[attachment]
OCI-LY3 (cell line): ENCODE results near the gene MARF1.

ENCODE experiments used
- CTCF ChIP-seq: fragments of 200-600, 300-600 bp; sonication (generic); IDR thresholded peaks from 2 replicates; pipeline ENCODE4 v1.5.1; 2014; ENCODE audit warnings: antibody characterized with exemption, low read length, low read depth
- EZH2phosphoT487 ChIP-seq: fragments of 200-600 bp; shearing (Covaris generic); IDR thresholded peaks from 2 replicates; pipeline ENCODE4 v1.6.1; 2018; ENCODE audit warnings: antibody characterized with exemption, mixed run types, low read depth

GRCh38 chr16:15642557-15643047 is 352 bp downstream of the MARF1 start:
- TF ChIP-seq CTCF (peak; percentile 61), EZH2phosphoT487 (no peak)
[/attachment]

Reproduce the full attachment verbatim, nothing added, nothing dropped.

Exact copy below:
OCI-LY3 (cell line): ENCODE results near the gene MARF1.

ENCODE experiments used
- CTCF ChIP-seq: fragments of 200-600, 300-600 bp; sonication (generic); IDR thresholded peaks from 2 replicates; pipeline ENCODE4 v1.5.1; 2014; ENCODE audit warnings: antibody characterized with exemption, low read length, low read depth
- EZH2phosphoT487 ChIP-seq: fragments of 200-600 bp; shearing (Covaris generic); IDR thresholded peaks from 2 replicates; pipeline ENCODE4 v1.6.1; 2018; ENCODE audit warnings: antibody characterized with exemption, mixed run types, low read depth

GRCh38 chr16:15642557-15643047 is 352 bp downstream of the MARF1 start:
- TF ChIP-seq CTCF (peak; percentile 61), EZH2phosphoT487 (no peak)